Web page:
Editor’s Notebook: So I Gave Blood

A true tale of terror! Sort of.

You know how a lot of people have a big fear? Like they are afraid of snakes or spiders or heights or something and they are rational, bold people until they encounter that thing. Then, upon that encounter, all of the rationality and boldness they usually carry with them falls off and is replaced by urgent, dumb panic.

Well, my big fear is needles. The idea of having one stuck in my arm makes me freak out. I don’t know why, but I turn into a quivering sack of nerves at the thought of needles. It’s not cool.

Last week, I was checking my Twitter feed and noticed that New Jersey Blood Services were holding a blood drive at AAA on Rte. 22. The thought occurred to me that it would be funny to take a picture of someone terrified of needles giving blood. Then I remembered I was a person who is terrified of needles.

Before I could talk myself out of it, I was at AAA filling out a donor form. The head technician, Bonaventure Durugo, agreed to take my photo. They put me on a reclining chair and left me alone long enough for me to have second thoughts. Panic started rolling over me like a thunderstorm making beachhead.

The technicians were very nice but I don’t think they realized the extent of my needle panic until I started shaking. Most of the people who donate blood don’t have problems with needles for the obvious reason that the entire process is dependent on needles.

Sensing I was a flight risk, one of the technicians assured me that the needle would be no more noticeable than a mosquito bite. Another technician, who surely must consider himself quite the cut-up, quipped “maybe a mosquito in the middle of the Amazon jungle.”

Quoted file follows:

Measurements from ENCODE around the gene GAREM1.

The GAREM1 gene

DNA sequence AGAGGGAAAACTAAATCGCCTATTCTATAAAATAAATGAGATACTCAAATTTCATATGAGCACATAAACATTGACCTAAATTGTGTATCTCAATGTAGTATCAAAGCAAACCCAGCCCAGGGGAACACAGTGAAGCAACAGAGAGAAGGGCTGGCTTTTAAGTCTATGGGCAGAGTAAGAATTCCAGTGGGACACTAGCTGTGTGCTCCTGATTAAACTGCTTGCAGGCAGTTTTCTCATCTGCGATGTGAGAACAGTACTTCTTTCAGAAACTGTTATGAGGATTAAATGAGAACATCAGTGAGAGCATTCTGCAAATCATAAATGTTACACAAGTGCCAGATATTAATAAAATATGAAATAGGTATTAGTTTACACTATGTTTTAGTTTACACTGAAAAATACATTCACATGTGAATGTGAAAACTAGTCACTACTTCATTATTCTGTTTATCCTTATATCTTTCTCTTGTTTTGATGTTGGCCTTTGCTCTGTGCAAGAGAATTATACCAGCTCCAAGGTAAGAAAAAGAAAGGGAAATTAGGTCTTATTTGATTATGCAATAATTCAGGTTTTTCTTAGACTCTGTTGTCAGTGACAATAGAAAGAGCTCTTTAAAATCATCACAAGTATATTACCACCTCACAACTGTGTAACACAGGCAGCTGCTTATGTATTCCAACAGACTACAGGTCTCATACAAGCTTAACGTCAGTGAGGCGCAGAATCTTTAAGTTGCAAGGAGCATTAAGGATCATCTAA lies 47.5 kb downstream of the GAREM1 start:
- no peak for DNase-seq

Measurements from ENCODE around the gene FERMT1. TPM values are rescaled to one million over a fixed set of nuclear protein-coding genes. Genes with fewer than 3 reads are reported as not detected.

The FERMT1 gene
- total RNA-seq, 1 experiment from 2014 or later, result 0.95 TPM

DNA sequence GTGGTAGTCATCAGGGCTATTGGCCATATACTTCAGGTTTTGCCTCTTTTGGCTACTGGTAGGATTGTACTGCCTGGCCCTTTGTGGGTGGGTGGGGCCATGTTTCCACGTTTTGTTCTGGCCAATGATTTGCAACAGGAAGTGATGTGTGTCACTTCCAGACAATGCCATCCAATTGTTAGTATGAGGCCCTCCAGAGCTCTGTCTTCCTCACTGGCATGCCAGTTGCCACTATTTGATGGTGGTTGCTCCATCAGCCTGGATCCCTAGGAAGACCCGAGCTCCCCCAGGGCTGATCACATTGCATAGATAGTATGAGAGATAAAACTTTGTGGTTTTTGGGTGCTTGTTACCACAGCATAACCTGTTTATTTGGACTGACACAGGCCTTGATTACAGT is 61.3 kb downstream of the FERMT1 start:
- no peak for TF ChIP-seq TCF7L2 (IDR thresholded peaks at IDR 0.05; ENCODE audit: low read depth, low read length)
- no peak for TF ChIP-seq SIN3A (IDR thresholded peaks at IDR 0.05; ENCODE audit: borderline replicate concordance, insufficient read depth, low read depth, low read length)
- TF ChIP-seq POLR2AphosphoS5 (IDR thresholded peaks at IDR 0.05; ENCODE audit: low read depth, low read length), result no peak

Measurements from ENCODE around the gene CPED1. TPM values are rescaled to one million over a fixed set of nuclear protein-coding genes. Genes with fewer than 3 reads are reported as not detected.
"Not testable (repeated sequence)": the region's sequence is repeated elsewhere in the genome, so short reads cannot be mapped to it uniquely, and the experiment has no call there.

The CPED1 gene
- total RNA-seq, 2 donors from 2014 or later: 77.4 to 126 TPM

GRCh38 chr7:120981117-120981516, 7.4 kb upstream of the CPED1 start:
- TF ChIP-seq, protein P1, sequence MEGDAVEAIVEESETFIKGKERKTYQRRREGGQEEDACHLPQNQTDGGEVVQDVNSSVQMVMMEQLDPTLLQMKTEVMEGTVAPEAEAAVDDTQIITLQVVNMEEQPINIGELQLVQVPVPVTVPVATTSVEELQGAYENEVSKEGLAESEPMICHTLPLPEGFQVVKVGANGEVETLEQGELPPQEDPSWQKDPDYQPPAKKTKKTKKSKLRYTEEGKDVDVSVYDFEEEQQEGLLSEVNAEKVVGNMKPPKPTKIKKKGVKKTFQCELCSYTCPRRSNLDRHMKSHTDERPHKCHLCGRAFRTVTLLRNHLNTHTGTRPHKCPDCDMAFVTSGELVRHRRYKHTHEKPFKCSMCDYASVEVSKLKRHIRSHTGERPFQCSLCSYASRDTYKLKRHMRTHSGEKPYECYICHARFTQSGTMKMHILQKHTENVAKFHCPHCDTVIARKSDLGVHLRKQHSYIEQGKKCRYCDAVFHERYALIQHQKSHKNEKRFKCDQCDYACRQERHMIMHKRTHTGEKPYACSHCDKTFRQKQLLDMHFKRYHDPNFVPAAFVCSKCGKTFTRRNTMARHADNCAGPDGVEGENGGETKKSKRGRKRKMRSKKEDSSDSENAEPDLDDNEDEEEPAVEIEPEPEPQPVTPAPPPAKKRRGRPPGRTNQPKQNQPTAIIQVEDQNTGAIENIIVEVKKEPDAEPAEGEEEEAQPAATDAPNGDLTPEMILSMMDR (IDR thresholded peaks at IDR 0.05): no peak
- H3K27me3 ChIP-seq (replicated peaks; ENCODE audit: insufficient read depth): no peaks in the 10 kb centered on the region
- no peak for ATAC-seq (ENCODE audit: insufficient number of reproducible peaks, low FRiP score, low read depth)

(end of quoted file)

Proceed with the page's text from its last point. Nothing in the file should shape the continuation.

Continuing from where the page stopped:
“Do you really think this is an appropriate moment for that particular observation,” I asked, in as indignant a tone as I could muster. Mister quipster didn’t respond.

The first technician asked if I still wanted to go through with it and I said yes and then the needle went into my arm. I did cheat, in the sense that I kept my eyes closed when they stuck the needle into my arm. But anyway, I did it.

The technicians said that there’s a great need for blood now.  Next time the blood bank is in town, go out and donate. Assuming you’re not terrified of the entire process, it’s not that big a deal. 

a fan January 29, 2013 at 02:45 PM
Adam - so proud of you!!!! What a troop to go out for a good cause - thank you for your donation!
Lou Monaco January 29, 2013 at 02:52 PM
Congratulations Adam! Piece of cake wasnt it - the excruciating pain ;-) in the one pic is priceless - good stuff for a good cause!
Springfield Resident January 29, 2013 at 06:11 PM
I admire you! Just looking at the pictures made me nervous!!
Toniann Antonelli (Editor) January 29, 2013 at 06:15 PM
Good job, Mr. Bulger! You're a trooper and you did a great thing, considering the need for blood right now. Hope you enjoyed the free juice and cookies afterward!
Karen Bonacorda January 29, 2013 at 06:29 PM
Bravo, Adam! You are braver than I am. My particular panic comes later, when I try to get up afterward and faint.
Sara January 29, 2013 at 06:31 PM
Good for you Adam. Umm, my 16 year old just gave blood at school. He enjoyed the cookies also.
Shane Ronan January 29, 2013 at 11:01 PM
Thanks Adam!
Princess Valiant January 30, 2013 at 02:48 PM
Setting a great example, thank you!


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